Illustration: Rebecca Zisser/Axios

WeWork on Wednesday filed to raise $1 billion in an initial public offering, although the ultimate offering amount is expected to be at least three times larger.

My thought bubble: There is a ton of investor skepticism over WeWork's business model, with expectations that it could receive Tesla-like treatment from public shorts. That's one reason why the company plans to increase its cash cushion by securing a $6 billion credit facility in conjunction with the IPO.

  • No exchange was listed, although the company's ticker symbol will be "WE."
  • It also plans to have three classes of stock.

The financials: $904 million net loss on around $1.5 billion in revenue for the first half of 2019.

  • Operating loss and revenue both doubled year-over-year.
  • Net loss only climbed 25% year-over-year, related largely to $470 million of interest income (vs. a $46m charge in the first half of 2018). Not yet sure from where the $470 million is derived.
  • There is zero mention of "community-adjusted EBITDA."
  • Cash on hand was $2.47 billion.
  • $4 billion revenue backlog through the end of Q2, up from $2.6 billion at the end of 2018. These relate to "non-cancelable contractual commitments."

The scale: WeWork reports 527,000 members, up from 268,000 at the end of June 2018 and 401,000 at the end of December 2018.

  • 40% of its members are considered enterprise customers, thus helping fight a narrative about WeWork being reliant on tech startups.
  • It has 528 locations in 111 cities in 29 countries.

Management: CEO Adam Neumann may be one of just three co-founders, but he controls the shares and the votes. He also didn't take a salary last year and agreed to lock up his shares for a year after the offering.

  • Newmann also pledges (along with wife Rebekah) to donate at least $1 billion to charitable causes by the IPO's 10-year anniversary. If it doesn't happen, his voting rights get slashed.
  • As a New York tech CEO emailed me after reading the S-1: "This is a one-man show and that’s the biggest unstated risk in the whole thing."

A risk: Neumann sat down with me at WeWork headquarters, one day before Uber's IPO, for an interview that Axios published here. That interview, plus a similar one with Business Insider, are listed as potential risk factors in the S-1.

  • WeWork says it doesn't believe that its participation in those interviews represents a Securities Act violation, and would "vigorously" contest any such claims. But, were a court to disagree, WeWork "could be required to repurchase the shares sold to purchasers in this offering."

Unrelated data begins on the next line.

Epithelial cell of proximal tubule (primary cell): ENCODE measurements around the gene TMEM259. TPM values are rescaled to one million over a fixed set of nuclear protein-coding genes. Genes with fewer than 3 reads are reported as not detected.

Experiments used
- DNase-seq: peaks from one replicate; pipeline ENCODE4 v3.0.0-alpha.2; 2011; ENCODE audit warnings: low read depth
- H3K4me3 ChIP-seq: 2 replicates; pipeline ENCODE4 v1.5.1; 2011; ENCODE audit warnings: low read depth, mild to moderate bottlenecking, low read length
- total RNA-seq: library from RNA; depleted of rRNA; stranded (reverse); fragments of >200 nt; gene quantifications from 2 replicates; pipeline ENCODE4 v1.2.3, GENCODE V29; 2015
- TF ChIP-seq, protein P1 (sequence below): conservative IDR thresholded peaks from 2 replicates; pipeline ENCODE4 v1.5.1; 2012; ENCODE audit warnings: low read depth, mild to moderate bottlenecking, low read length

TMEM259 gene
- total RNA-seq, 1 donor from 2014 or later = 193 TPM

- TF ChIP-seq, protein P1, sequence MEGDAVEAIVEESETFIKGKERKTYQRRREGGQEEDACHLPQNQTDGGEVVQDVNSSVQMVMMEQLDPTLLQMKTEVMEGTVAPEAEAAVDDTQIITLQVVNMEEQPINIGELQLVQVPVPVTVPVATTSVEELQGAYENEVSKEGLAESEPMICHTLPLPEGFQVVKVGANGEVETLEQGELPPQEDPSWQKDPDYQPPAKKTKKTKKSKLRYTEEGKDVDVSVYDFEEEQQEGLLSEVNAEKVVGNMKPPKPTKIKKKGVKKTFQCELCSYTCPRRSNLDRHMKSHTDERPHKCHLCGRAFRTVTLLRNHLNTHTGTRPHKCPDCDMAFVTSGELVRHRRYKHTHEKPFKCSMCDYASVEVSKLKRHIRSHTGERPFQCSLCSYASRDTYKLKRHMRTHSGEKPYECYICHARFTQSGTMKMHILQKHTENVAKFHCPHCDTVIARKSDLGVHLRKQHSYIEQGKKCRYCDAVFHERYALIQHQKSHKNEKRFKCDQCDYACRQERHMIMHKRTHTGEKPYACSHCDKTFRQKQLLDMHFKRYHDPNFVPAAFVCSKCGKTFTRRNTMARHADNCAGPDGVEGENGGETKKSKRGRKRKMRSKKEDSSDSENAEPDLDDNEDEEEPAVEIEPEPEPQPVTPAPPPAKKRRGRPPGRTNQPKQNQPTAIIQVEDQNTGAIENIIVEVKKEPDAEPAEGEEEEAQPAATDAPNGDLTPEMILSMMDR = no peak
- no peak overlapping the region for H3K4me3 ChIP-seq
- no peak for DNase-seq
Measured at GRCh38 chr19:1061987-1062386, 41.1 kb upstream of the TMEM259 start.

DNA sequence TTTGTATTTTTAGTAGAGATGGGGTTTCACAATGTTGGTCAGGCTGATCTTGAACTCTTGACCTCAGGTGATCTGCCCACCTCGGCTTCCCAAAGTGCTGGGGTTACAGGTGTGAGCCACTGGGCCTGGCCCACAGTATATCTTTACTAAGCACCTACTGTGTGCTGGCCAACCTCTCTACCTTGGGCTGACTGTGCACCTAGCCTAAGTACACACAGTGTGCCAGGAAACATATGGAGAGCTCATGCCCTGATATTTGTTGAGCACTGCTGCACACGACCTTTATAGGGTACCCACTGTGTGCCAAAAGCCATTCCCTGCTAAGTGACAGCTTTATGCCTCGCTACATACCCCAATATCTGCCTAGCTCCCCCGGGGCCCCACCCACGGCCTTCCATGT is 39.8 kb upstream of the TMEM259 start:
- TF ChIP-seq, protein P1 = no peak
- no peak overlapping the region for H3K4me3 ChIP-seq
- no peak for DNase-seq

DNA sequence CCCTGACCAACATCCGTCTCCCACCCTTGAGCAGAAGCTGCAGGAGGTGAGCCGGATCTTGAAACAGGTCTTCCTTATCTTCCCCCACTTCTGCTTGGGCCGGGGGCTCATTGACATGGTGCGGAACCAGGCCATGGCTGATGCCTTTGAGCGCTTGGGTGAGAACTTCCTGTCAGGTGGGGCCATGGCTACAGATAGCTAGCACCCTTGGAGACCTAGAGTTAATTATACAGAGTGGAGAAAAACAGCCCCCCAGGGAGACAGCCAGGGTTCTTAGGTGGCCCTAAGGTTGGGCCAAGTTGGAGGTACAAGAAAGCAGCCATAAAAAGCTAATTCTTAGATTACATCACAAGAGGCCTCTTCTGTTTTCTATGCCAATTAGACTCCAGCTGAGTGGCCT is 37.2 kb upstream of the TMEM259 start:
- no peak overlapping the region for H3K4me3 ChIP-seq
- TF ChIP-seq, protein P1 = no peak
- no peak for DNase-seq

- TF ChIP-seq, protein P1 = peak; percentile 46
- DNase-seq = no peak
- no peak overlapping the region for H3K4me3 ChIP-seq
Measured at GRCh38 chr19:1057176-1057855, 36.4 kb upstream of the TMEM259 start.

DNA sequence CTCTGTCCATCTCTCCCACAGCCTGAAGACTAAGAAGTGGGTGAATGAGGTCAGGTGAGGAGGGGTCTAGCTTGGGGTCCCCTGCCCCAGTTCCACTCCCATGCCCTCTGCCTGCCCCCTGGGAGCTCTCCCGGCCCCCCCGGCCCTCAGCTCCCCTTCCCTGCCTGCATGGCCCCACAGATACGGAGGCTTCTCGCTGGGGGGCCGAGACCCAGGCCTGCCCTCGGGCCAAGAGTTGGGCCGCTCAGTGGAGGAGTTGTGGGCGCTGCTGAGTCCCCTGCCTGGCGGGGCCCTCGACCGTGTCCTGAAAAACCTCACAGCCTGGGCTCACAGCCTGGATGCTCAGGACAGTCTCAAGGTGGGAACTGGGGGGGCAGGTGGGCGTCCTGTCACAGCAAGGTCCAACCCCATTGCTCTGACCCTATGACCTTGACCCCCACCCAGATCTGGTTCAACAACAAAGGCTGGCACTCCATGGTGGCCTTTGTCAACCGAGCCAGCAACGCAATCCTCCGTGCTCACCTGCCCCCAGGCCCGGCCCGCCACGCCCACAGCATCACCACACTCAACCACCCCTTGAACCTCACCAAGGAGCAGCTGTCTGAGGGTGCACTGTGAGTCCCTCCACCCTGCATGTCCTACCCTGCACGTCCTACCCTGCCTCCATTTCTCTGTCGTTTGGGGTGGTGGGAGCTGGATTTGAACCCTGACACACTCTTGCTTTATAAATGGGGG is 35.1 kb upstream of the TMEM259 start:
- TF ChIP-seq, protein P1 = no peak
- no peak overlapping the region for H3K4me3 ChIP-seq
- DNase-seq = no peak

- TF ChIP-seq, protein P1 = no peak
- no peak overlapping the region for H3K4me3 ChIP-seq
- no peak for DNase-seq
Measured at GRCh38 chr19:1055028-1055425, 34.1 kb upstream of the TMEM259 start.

The backing: WeWork has raised over $8 billion in venture capital since its 2010 founding, including an infusion earlier this year from SoftBank at a $42 billion valuation.

  • SoftBank is the company's largest outside shareholder, followed by Benchmark and J.P. Morgan.

The comp: IWG, the London-listed company that operates Regus co-working facilities, reported around $1.57 billion in first-half 2019 revenue.

  • Plus it has profits.
  • On the other hand, year-over-year revenue growth was only 13%.
  • IWG's market cap is around $4.5 billion, with an enterprise value of $12 billion.

The bottom line: WeWork will be the most polarizing IPO of 2019, and that's saying something in a year that already saw Uber and Lyft.

Editor's note: This story has been updated with additional analysis from Dan's Pro Rata Newsletter.

Go deeper: WeWork discloses earnings, CEO discloses why it might go public

Go deeper

Updated 1 hour ago - Politics & Policy

Coronavirus dashboard

Illustration: Sarah Grillo/Axios

  1. Politics: The swing states where the pandemic is raging — Pence no longer expected to attend Barrett confirmation vote after COVID exposure.
  2. Health: 13 states set single-day case records last week
  3. Business: Where stimulus is needed most.
  4. Education: The dangerous instability of school re-openings.
  5. States: Nearly two dozen Minnesota COVID cases traced to 3 Trump campaign events
  6. World: Unrest in Italy as restrictions grow across Europe.
  7. Media: Fox News president and several hosts advised to quarantine.

Republicans and Dems react to Coney Barrett's Supreme Court confirmation

President Trump stands with Judge Amy Coney Barrett after she took the constitutional oath to serve as a Supreme Court justice during a White House ceremony Monday night .Photo: Tasos Katopodis/Getty Images)

President Trump said Judge Amy Coney Barrett's Senate confirmation to the Supreme Court and her subsequent taking of the constitutional oath Monday was a "momentous day," as she she vowed to serve "without any fear or favour."

Of note: As Republicans applauded the action, Democratic leaders warned of consequences to the rush to replace the late liberal Justice Ruth Bader Ginsburg with a conservative so close to the election, as progressives led calls to expand the court.

Hurricane Zeta makes landfall in Mexico ahead of expected arrival in U.S.

Hurricane Zeta's forecast path. Photo: National Hurricane Center

Hurricane Zeta made landfall on Mexico's Yucatan Peninsula as a Category 1 storm late Monday packing maximum sustained winds of 80 mph, per the National Hurricane Center.

The state of play: Louisiana Gov. John Bel Edwards (D) declared a state of emergency as Zeta strengthened into a hurricane earlier Monday.